When Django was 18 he nearly died. On the night of 2 November 1928, Reinhardt was going to bed in the wagon that he and his wife shared in the caravan. He knocked over a candle, which ignited the extremely flammable celluloid that set his wagon on fire. Reinhardt survived but suffered extensive burns over half his body. His ring finger and pinky of his left hand were badly burned. Doctors believed that he would never play guitar again. Reinhardt applied himself intensely to relearning his craft, however, making use of a new guitar bought for him by his brother Joseph.
While he never regained the use of those two fingers, Reinhardt regained his musical mastery by focusing on his left index and middle fingers, using the two injured fingers only for chord work. During the years after the fire, Reinhardt was rehabilitating and experimenting on the guitar that his brother had given him. While developing his interest in jazz, Reinhardt met Stéphane Grappelli, a young violinist with similar musical interests. He and Grappelli frequently jammed together and formed the band Hot Club de France in 1934. Reinhardt also played and recorded with many American jazz musicians, such as Adelaide Hall, Coleman Hawkins, Benny Carter, etc. He participated in a jam session and radio performance with Louis Armstrong. Later in his career, Reinhardt played with Dizzy Gillespie in France.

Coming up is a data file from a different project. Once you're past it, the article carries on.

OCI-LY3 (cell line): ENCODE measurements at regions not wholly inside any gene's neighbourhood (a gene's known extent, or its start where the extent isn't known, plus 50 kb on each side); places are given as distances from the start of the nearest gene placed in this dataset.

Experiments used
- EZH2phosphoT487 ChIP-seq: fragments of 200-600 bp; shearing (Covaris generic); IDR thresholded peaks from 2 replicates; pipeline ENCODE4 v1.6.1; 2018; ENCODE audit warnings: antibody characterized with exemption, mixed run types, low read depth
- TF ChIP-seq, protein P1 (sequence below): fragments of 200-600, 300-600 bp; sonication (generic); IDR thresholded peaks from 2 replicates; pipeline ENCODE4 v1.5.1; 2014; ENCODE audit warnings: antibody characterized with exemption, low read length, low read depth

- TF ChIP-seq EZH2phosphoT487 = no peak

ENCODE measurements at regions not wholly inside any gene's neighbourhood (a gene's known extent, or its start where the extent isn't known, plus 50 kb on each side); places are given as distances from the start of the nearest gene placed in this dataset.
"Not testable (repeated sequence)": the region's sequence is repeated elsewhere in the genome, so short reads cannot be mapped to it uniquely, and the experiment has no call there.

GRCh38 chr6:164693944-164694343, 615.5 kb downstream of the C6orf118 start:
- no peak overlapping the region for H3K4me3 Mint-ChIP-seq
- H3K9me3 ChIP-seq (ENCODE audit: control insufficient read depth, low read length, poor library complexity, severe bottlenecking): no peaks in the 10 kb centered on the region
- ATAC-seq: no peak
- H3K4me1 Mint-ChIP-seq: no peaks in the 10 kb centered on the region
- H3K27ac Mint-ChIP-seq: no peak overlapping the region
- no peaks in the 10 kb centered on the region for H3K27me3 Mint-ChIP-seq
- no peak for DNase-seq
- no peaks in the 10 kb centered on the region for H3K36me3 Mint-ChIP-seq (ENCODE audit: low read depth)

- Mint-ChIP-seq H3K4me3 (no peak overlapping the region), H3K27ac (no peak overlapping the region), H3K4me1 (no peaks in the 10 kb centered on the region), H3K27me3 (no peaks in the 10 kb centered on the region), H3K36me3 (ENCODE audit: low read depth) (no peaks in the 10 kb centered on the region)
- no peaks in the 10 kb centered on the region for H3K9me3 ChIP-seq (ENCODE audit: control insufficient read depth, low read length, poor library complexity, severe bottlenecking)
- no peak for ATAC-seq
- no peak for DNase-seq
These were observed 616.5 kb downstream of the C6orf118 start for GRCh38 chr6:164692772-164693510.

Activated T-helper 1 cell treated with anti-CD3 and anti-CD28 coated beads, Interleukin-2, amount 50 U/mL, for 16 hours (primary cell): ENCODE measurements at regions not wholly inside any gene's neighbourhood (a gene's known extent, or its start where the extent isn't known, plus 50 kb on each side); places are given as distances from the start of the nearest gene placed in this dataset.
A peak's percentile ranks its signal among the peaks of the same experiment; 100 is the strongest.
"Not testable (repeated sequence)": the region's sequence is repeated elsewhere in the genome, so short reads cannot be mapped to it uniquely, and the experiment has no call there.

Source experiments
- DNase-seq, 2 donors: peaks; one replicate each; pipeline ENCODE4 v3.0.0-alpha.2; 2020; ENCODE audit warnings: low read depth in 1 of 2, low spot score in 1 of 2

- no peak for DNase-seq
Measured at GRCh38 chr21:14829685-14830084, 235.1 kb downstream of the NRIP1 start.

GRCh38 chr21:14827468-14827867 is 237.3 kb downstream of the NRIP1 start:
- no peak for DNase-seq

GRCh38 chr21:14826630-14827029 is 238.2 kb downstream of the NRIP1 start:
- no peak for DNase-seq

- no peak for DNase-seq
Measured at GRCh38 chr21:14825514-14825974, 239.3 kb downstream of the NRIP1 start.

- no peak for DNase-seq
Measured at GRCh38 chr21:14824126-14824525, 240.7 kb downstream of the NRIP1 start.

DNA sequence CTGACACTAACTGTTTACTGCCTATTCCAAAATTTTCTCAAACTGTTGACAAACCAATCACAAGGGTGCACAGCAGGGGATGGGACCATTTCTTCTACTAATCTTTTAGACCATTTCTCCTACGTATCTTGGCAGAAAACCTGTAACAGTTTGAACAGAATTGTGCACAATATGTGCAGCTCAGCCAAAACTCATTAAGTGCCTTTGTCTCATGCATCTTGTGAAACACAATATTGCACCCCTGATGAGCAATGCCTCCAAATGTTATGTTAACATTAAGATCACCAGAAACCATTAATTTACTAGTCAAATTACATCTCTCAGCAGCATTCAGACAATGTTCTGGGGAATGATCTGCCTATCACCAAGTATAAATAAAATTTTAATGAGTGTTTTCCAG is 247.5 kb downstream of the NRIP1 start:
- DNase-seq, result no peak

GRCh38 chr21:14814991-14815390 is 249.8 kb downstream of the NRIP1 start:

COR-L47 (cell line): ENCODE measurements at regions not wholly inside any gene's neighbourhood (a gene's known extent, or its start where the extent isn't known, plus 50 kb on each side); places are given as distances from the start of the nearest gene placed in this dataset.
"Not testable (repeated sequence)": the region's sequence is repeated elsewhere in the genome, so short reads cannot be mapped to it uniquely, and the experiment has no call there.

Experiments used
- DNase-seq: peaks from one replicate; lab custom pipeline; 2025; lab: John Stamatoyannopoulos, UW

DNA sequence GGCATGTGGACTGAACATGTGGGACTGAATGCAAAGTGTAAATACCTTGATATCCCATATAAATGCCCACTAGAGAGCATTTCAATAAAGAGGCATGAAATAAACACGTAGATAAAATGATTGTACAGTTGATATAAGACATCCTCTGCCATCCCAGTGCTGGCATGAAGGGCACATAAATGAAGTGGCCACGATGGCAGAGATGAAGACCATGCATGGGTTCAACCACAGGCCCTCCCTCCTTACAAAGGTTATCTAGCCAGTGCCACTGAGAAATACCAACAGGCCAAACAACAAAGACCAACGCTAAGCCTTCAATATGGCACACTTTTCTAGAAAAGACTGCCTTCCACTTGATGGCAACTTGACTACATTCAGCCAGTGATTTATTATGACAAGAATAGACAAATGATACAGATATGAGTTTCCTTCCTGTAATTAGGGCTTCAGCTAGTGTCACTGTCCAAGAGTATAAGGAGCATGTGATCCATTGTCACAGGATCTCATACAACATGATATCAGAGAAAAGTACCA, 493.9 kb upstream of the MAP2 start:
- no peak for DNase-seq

During WW II Django was fortunate enough to be able to survive and play as Roma and Sinti, or better known as gypsies, were deported by Nazis and jazz music was prohibited. Yet some German officers were impressed by Django’s virtuosity leaving him to travel and play in France.

Many guitar players and other musicians have expressed admiration for Reinhardt or have cited him as a major influence. Jeff Beck described Reinhardt as “by far the most astonishing guitar player ever” and “quite superhuman”.
Grateful Dead’s Jerry Garcia and Black Sabbath’s Tony Iommi, both of whom lost fingers in accidents, were inspired by Reinhardt’s example of becoming an accomplished guitar player despite his injuries. Garcia was quoted in June 1985 in Frets Magazine: His technique is awesome! Even today, nobody has really come to the state that he was playing at. As good as players are, they haven’t gotten to where he is. There’s a lot of guys that play fast and a lot of guys that play clean, and the guitar has come a long way as far as speed and clarity go, but nobody plays with the whole fullness of expression that Django has. I mean, the combination of incredible speed – all the speed you could possibly want – but also the thing of every note has a specific personality. You don’t hear it. I really haven’t heard it anywhere but with Django.

Django had a son Babik who was also an accomplished and talented guitar player. Bireli Lagrene, Angelo Debarre are amongst many interpreters that play the Gypsy jazz music style still today.

Check him out (or not):

Sources: Wikipedia, YouTube, poetpas